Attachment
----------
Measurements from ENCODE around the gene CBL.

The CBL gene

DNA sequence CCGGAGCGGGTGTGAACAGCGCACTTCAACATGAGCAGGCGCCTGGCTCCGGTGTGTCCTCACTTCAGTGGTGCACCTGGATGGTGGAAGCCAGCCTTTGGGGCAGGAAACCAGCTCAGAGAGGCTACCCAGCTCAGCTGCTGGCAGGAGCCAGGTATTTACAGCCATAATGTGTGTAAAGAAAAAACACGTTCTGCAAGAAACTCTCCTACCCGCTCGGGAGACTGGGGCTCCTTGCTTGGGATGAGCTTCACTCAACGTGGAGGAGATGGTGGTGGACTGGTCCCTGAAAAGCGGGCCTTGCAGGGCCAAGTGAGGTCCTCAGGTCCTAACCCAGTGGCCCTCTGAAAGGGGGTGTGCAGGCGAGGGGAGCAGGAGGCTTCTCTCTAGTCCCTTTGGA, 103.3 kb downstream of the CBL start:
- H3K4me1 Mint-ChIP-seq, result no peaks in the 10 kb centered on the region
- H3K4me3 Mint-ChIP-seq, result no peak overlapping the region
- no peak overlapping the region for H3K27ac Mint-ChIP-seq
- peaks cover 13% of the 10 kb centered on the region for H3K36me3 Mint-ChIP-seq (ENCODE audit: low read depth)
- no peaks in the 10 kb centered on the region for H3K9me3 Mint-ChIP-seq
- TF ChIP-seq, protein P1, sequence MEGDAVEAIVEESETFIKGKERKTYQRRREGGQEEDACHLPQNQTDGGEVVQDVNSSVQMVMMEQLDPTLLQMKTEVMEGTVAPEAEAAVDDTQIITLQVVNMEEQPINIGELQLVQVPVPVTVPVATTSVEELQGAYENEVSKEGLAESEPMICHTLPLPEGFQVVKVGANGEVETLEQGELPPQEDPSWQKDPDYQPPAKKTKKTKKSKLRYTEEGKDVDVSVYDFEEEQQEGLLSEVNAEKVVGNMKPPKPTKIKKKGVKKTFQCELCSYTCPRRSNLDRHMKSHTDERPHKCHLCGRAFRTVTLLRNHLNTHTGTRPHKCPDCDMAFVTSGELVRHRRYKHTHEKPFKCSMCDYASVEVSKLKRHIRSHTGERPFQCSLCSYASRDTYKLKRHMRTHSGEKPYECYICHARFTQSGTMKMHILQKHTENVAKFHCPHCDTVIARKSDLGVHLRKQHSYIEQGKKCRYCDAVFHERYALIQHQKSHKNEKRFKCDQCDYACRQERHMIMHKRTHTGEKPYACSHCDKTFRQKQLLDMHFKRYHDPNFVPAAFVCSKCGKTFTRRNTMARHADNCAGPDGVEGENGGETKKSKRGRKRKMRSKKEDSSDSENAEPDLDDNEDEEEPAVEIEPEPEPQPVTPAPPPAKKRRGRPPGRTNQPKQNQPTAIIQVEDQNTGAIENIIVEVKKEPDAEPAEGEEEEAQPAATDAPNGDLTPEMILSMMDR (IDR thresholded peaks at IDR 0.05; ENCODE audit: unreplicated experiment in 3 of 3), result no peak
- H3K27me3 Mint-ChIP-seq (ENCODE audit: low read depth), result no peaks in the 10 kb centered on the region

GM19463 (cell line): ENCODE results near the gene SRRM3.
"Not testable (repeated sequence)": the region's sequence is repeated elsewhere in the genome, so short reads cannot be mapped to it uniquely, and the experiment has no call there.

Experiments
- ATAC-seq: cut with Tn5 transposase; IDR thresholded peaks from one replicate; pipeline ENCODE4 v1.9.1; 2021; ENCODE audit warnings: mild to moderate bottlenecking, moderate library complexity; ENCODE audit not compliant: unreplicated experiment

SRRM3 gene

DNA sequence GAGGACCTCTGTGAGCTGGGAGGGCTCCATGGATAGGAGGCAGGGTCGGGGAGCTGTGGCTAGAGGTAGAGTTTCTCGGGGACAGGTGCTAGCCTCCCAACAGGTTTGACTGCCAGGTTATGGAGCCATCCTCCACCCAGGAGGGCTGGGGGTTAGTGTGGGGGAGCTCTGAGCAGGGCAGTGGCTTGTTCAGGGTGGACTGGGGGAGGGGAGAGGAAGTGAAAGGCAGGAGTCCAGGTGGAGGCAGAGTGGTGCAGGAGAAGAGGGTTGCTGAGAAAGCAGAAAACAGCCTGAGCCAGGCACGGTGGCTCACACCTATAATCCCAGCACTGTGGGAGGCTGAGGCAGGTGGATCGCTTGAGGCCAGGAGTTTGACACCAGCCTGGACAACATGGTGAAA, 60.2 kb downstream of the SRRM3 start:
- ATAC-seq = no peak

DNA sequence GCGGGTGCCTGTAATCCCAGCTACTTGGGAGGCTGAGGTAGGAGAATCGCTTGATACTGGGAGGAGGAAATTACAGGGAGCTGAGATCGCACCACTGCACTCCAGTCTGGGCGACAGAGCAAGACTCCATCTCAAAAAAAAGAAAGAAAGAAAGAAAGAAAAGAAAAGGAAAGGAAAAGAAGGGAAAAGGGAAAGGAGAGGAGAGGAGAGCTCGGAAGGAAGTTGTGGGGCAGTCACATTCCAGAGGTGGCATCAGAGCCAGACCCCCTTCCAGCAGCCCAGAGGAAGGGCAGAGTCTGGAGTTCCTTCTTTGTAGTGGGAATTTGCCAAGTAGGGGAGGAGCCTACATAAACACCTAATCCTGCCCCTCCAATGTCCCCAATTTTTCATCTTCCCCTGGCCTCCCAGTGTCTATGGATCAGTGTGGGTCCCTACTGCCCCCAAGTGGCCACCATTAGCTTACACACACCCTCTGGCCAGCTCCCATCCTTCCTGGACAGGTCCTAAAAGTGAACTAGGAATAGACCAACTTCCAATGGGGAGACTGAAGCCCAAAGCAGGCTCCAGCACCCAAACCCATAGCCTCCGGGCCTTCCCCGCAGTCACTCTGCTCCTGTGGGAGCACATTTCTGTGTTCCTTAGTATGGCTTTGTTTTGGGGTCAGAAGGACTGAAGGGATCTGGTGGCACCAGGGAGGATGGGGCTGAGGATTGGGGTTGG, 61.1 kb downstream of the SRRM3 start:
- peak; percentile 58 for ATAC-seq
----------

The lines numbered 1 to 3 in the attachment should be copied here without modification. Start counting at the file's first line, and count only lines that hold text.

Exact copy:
Measurements from ENCODE around the gene CBL.

The CBL gene

DNA sequence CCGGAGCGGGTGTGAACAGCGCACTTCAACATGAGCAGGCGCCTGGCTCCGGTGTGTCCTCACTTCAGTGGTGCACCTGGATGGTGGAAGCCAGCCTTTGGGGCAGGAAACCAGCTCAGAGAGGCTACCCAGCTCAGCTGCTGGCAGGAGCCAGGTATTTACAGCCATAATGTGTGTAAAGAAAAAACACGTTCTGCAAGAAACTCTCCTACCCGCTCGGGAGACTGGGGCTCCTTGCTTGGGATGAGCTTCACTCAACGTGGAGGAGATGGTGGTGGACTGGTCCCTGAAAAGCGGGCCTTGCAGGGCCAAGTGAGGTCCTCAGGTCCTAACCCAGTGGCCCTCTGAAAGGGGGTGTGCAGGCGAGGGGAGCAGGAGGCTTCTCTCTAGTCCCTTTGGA, 103.3 kb downstream of the CBL start: